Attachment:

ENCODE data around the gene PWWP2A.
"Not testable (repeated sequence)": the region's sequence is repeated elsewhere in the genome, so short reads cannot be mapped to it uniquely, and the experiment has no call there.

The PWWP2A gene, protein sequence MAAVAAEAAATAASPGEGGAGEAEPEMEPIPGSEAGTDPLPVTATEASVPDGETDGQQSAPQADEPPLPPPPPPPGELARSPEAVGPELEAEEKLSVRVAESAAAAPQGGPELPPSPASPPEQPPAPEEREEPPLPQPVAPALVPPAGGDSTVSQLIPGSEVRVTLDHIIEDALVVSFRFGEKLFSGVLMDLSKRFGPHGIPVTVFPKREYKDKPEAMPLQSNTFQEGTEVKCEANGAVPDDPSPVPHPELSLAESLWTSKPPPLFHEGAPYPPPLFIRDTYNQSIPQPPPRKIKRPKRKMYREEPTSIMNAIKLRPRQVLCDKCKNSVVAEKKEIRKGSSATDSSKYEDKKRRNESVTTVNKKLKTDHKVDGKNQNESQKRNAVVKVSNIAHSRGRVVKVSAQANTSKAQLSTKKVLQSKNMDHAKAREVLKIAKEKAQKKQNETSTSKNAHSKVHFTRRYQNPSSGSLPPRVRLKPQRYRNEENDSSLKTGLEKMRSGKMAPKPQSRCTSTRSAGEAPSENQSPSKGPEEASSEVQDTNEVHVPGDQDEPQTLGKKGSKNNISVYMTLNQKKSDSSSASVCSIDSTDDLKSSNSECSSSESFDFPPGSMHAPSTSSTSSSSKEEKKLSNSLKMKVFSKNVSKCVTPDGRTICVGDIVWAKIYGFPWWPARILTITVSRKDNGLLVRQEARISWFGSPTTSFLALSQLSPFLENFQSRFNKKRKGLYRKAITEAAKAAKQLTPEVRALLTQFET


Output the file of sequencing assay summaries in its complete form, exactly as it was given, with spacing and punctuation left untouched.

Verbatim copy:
ENCODE data around the gene PWWP2A.
"Not testable (repeated sequence)": the region's sequence is repeated elsewhere in the genome, so short reads cannot be mapped to it uniquely, and the experiment has no call there.

The PWWP2A gene, protein sequence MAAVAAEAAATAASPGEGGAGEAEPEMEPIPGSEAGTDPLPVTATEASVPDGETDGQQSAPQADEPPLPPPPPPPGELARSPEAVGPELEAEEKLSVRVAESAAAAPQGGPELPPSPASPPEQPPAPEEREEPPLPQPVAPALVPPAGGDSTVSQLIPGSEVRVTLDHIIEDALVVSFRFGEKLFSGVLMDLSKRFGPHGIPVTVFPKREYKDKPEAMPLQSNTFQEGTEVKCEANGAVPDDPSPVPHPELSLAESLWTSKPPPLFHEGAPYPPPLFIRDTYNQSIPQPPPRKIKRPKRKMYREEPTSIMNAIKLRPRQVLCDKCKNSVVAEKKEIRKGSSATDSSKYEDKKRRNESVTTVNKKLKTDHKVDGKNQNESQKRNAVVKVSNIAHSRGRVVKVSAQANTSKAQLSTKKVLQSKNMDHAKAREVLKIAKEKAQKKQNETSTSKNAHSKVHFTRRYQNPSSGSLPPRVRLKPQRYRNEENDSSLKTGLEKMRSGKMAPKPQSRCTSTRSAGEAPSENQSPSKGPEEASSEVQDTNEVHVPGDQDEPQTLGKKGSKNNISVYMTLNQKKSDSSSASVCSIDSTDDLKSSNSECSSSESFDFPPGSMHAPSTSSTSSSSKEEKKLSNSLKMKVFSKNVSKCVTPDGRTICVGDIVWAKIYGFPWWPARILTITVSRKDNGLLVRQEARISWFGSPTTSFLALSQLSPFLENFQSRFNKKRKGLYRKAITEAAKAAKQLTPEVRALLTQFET